The New Age of Digital Fitness | Body | Hudson Valley | Chronogram Magazine
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The New Age of Digital Fitness 

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Olsen's initial, predigital attempts to change his diet and lifestyle resulted in slow progress. "I would drop 10 or 20 pounds, but then I'd get stuck and have to change something at the gym or in my diet," he says. It took him four years to shed the first 50 pounds—but he dropped the last 50 pounds in just the past two years. In the end, it came down to food choices. "I was really able to lose a lot of weight and get healthy because of what entered through my lips. I'd been eating foods that were very unhealthy; as a new dad, it had been easier to go through the fast food drive-thru. Gradually, I changed that. When I made the commitment to eating real, whole foods, it was like taking Earth medicine. I feel like a brand-new person."

Something else happened in the last two years that helped Olsen transform: He tapped into the power of social media. "Instagram is where I do most of my fitness and health posting," he says. "I put my journey on there." Olsen, who goes by the handle EatRightTrainRight, has about 1,000 followers on Instagram and posts about once a day; he also uses Twitter. "I'll put up a recipe, a workout, or whatever I'm doing—whether it's walking the bridge, taking the stairs instead of the elevator, or taking the dog for a walk. I like to remind people that getting fit doesn't have to mean going to the gym." Social media keeps him accountable, and it also gives him a chance to see what like-minded individuals are doing. Such information-sharing has been invaluable. "People that I follow would post links on the negative aspects of wheat or sugar or alcohol. I was able to see, wow, this is why I'm not as healthy as I want to be—because I have this or that in my diet. I used to think I could eat a three- or four-dollar bag of pretzels after school, but that wasn't a good choice. Now I'll have almonds or bananas or Greek yogurt, something with real nutrition. Instagram brought all that to the surface."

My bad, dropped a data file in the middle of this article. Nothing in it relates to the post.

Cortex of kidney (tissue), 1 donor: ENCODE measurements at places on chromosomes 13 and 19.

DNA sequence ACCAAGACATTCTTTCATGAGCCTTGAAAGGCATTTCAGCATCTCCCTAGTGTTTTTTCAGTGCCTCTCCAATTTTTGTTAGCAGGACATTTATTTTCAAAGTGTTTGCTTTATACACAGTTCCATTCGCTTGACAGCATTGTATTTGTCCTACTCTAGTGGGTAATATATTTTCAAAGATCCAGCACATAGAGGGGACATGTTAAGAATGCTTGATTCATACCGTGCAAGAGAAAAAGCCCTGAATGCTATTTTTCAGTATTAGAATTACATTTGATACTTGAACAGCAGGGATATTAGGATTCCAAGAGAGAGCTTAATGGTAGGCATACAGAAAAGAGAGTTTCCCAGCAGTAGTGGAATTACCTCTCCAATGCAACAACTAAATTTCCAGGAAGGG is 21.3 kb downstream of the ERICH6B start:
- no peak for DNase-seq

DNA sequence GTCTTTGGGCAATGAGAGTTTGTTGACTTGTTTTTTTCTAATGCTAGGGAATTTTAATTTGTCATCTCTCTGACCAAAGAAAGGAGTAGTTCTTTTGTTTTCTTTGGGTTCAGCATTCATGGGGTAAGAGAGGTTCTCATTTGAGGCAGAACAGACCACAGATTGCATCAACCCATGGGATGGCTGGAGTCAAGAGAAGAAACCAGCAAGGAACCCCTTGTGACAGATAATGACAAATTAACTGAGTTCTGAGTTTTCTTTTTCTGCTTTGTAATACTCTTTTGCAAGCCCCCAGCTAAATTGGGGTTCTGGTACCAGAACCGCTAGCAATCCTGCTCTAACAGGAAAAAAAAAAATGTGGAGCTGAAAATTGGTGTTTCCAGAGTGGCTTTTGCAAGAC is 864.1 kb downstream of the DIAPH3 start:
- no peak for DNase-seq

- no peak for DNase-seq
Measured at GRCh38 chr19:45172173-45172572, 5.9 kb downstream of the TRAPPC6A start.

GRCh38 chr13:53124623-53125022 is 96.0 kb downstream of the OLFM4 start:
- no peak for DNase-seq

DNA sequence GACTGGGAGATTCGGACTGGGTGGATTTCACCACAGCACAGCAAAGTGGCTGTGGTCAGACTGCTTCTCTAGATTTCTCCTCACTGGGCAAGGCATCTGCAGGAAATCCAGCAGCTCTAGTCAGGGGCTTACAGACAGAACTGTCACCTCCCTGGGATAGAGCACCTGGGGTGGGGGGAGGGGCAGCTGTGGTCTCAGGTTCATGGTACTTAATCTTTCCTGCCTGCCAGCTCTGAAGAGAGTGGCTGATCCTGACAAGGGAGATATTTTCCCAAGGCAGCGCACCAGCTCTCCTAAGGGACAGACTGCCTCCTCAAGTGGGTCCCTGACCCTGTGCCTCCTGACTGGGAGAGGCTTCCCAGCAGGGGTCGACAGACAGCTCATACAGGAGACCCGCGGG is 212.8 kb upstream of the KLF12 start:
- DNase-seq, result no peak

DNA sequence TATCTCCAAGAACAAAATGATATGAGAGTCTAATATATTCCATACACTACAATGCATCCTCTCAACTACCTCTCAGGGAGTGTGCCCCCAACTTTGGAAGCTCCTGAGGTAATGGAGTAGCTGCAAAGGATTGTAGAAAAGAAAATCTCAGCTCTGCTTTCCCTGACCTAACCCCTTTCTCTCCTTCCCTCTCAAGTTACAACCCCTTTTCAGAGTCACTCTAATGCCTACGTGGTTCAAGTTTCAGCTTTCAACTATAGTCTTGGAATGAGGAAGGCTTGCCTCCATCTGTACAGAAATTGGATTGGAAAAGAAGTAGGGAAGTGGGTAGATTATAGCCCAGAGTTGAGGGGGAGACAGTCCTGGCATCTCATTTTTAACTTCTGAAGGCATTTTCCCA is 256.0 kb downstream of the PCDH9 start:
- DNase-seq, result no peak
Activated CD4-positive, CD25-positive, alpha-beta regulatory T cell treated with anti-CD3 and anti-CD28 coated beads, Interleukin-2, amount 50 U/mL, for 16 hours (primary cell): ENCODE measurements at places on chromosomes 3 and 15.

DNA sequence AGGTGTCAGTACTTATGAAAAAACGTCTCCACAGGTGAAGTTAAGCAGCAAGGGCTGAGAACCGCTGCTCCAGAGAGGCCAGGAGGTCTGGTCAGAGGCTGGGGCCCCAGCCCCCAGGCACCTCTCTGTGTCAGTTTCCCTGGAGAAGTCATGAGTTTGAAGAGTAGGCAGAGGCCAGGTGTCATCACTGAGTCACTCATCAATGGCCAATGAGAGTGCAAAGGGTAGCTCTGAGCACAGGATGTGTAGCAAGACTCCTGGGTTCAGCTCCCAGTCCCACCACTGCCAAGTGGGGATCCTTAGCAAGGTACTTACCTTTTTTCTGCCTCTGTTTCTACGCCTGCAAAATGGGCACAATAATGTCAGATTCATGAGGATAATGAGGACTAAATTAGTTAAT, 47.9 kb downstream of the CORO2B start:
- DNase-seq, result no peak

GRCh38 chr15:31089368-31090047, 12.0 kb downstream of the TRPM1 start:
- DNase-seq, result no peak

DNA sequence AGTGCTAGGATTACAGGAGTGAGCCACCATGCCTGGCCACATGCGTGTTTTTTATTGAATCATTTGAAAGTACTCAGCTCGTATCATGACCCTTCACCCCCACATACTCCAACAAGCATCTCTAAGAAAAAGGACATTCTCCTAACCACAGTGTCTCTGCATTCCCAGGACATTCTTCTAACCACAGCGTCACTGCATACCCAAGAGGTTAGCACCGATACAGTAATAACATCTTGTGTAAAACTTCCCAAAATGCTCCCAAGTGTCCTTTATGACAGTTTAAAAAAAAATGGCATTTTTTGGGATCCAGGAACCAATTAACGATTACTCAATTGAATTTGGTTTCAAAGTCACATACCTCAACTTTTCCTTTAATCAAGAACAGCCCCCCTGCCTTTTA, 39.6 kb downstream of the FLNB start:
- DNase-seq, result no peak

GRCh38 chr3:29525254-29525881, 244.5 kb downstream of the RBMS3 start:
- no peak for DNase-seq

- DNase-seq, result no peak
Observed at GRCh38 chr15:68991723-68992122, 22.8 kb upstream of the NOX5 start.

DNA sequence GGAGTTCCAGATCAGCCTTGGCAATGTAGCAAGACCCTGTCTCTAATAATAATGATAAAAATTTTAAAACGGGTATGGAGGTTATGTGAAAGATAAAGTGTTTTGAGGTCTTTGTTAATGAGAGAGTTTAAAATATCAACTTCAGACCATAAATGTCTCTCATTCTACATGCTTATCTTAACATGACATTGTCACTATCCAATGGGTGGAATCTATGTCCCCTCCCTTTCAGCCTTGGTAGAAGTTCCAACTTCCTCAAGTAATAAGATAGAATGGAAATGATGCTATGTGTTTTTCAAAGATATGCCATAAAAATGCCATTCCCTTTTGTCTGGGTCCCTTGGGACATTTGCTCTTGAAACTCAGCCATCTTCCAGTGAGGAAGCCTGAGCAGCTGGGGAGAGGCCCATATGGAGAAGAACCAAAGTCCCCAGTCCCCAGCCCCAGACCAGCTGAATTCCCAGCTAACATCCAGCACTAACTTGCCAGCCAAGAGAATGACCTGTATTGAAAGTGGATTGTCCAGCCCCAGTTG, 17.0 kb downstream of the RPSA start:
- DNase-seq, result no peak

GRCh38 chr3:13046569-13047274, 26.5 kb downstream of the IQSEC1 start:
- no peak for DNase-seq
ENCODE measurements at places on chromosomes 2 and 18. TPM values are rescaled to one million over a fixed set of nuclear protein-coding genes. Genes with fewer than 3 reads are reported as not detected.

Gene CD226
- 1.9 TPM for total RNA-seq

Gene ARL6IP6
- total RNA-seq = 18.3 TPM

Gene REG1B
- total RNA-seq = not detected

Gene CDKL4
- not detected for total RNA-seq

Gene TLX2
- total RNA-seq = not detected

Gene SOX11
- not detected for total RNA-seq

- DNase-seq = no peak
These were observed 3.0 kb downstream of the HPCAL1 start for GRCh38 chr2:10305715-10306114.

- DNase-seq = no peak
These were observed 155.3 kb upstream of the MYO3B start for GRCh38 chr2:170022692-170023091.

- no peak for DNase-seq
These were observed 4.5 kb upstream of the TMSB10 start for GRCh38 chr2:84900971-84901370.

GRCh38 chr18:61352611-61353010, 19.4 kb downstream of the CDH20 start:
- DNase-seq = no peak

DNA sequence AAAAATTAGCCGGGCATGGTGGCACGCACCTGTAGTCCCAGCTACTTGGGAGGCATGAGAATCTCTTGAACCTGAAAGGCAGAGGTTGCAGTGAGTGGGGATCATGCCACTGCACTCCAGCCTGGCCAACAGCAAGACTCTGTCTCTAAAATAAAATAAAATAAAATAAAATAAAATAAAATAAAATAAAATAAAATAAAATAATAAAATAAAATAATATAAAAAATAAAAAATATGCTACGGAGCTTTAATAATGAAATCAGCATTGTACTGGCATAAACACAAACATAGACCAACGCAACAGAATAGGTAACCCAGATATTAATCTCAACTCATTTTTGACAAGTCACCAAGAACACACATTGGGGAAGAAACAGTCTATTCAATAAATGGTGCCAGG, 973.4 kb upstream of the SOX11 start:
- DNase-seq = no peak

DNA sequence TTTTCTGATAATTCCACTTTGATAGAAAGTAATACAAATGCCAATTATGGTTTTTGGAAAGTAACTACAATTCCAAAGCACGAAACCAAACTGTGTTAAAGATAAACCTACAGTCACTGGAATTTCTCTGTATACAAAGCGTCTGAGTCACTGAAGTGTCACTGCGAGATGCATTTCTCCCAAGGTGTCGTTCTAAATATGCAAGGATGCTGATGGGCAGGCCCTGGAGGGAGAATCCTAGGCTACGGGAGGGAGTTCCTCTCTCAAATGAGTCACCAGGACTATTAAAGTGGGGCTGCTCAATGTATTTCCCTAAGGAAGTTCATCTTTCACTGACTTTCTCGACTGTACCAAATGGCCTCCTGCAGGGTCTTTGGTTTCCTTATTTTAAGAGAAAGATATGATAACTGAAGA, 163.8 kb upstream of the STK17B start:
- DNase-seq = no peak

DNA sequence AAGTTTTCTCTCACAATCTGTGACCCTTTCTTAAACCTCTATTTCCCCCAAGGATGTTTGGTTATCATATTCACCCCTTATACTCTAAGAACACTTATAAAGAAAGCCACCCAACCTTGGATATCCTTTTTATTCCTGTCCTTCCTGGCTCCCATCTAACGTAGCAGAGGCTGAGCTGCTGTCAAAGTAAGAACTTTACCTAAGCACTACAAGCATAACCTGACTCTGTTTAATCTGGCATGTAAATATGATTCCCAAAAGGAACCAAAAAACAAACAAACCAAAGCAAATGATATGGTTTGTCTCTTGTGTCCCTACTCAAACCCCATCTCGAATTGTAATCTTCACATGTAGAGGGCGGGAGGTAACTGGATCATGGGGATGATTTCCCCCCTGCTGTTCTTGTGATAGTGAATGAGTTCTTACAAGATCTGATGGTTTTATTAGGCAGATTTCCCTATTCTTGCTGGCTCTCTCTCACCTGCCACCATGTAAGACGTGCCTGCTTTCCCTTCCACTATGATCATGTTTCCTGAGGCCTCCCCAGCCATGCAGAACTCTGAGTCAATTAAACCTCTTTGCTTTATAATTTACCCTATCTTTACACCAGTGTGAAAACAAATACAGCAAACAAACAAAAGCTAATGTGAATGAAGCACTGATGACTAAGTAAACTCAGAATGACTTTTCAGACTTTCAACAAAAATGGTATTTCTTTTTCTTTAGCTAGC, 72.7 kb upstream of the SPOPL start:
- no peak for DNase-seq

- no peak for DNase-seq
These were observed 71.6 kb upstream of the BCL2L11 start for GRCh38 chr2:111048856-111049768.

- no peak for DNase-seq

Motivation, Yes—Accuracy, No

Not everyone is waving their pompoms about the digital health and fitness craze. Keith Laug—a personal trainer and the owner of Hudson Valley Fitness in Beacon—views the new trend with cautious skepticism. He doesn't use apps or gadgets himself, but quite a few of his clients come into his boot-camp classes or one-on-one sessions wearing activity trackers like the Fitbit or NikeFuel. "They have varying results, because the accuracy of these devices is not that great," says Laug. One client used two different activity trackers when she went out for a run and got two totally different results. Another client's wristband signaled that he reached his goal at eight in the morning, before he'd even started his workout. Laug has also seen gadgets get lost or broken, especially during activities that involve sweating or water. "A lot of clients will use one for a while and get something out of it, but then they'll see the inaccuracies and it just turns into a fancy watch," he says.

"Every month, there's another technology coming out, another app or wearable; they're trying to tackle the inaccuracies, but it's going to be hard to do," adds Laug. "Especially when it comes to measuring your fitness levels. With that, you're better off working with a trainer or fitness professional to get an accurate reading of where you're at." Offering the tech-expert point of view, Stone agrees that step-tracking technologies still have a good deal of kinks: "Your body has a lot of motions to it, so figuring that out through a gadget on your wrist isn't easy." But he ensures that other device features, like blood pressure monitoring and GPS, are trustworthy. And despite his grain-of-salt talk, Laug concedes that apps, gadgets, and social media can be great motivational tools. "If it's going to get you up off the couch and moving, I'm all for it," says Laug. "But you shouldn't be relying on it."

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